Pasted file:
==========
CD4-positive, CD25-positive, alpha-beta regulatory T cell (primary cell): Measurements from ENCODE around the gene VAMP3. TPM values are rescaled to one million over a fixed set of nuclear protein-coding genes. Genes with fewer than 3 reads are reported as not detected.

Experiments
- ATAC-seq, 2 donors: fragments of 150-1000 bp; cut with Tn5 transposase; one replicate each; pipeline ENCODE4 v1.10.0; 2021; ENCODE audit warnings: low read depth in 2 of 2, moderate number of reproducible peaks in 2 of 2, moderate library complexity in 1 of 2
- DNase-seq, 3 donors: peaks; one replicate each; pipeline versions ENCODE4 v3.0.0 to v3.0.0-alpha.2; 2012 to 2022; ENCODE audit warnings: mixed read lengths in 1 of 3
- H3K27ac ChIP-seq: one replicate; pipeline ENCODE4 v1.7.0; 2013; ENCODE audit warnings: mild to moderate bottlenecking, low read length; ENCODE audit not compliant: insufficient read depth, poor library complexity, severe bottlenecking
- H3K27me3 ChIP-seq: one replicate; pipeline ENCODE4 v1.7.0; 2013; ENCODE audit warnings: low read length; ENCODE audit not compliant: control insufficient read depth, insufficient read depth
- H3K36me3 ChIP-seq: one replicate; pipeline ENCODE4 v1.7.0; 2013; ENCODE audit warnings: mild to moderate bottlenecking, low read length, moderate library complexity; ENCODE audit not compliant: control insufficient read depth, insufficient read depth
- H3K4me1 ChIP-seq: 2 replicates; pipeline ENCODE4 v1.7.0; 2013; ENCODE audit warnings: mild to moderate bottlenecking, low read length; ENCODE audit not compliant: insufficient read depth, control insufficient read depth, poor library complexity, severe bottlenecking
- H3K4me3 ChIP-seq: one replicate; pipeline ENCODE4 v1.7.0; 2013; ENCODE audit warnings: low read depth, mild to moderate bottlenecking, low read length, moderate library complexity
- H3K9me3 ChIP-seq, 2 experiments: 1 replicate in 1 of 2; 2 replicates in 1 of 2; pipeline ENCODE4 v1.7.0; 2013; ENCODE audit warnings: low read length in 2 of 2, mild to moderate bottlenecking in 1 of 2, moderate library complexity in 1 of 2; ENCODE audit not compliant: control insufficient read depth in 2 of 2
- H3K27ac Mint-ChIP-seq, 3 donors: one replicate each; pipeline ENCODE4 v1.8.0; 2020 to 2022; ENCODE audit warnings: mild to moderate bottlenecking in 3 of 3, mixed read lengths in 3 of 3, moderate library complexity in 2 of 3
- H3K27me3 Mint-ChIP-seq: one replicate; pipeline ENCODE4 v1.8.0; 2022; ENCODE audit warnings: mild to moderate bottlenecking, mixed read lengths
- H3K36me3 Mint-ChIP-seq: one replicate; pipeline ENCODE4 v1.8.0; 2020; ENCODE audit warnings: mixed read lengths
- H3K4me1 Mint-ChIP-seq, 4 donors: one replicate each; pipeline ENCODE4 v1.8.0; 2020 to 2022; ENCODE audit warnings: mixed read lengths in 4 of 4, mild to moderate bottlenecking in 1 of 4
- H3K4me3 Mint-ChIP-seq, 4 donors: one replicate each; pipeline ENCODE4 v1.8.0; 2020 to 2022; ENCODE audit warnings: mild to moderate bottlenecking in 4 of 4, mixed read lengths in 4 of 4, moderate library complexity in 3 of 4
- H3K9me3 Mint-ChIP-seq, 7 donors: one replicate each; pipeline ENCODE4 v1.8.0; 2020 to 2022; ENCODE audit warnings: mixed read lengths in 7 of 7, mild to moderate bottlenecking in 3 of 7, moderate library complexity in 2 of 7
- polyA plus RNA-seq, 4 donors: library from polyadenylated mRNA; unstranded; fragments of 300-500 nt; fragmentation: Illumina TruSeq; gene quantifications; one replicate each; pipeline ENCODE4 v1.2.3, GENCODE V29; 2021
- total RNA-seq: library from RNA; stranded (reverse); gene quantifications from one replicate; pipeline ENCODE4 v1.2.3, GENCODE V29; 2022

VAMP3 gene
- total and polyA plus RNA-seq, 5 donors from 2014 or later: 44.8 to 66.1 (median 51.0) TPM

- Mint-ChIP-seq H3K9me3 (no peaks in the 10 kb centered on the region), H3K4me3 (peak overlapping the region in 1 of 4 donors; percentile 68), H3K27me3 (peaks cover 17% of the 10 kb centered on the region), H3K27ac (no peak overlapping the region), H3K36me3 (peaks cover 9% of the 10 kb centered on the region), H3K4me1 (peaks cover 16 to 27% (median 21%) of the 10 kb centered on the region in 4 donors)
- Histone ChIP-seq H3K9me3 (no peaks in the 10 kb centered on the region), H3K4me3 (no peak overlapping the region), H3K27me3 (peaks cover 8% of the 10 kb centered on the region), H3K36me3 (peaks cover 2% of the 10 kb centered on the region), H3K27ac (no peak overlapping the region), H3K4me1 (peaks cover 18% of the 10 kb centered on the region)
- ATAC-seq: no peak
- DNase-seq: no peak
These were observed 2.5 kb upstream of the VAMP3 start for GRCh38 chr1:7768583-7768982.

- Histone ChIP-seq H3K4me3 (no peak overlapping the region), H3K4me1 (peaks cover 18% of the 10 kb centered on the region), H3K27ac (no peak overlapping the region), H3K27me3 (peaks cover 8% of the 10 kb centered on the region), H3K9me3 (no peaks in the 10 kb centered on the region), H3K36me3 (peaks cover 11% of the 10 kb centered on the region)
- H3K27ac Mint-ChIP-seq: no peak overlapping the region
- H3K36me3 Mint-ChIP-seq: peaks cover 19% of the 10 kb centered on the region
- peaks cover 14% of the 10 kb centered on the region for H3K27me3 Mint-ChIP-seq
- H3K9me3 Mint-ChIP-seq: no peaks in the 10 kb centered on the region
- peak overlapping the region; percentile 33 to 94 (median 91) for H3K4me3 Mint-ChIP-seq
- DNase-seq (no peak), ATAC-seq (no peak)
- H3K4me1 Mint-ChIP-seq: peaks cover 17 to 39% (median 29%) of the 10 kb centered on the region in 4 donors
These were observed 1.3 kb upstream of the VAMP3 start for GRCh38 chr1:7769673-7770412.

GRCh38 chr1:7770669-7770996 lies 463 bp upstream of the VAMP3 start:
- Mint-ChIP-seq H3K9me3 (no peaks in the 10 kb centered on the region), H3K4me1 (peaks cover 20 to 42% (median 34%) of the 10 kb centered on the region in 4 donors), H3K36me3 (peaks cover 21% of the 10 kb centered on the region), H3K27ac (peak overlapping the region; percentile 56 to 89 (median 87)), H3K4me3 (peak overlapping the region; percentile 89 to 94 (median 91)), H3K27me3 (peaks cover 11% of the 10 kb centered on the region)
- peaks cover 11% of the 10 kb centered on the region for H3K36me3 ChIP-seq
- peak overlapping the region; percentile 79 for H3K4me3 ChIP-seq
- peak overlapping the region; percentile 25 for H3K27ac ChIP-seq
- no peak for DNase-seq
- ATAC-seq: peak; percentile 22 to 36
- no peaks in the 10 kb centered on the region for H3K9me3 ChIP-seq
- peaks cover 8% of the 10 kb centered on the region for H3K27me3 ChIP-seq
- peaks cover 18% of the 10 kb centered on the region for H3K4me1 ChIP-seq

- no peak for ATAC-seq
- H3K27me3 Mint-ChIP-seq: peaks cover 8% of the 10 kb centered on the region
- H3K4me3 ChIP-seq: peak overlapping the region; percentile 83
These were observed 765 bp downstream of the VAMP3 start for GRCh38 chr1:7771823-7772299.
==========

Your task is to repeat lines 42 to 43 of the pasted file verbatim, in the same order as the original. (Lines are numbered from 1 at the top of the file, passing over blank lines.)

- no peaks in the 10 kb centered on the region for H3K9me3 ChIP-seq
- peaks cover 8% of the 10 kb centered on the region for H3K27me3 ChIP-seq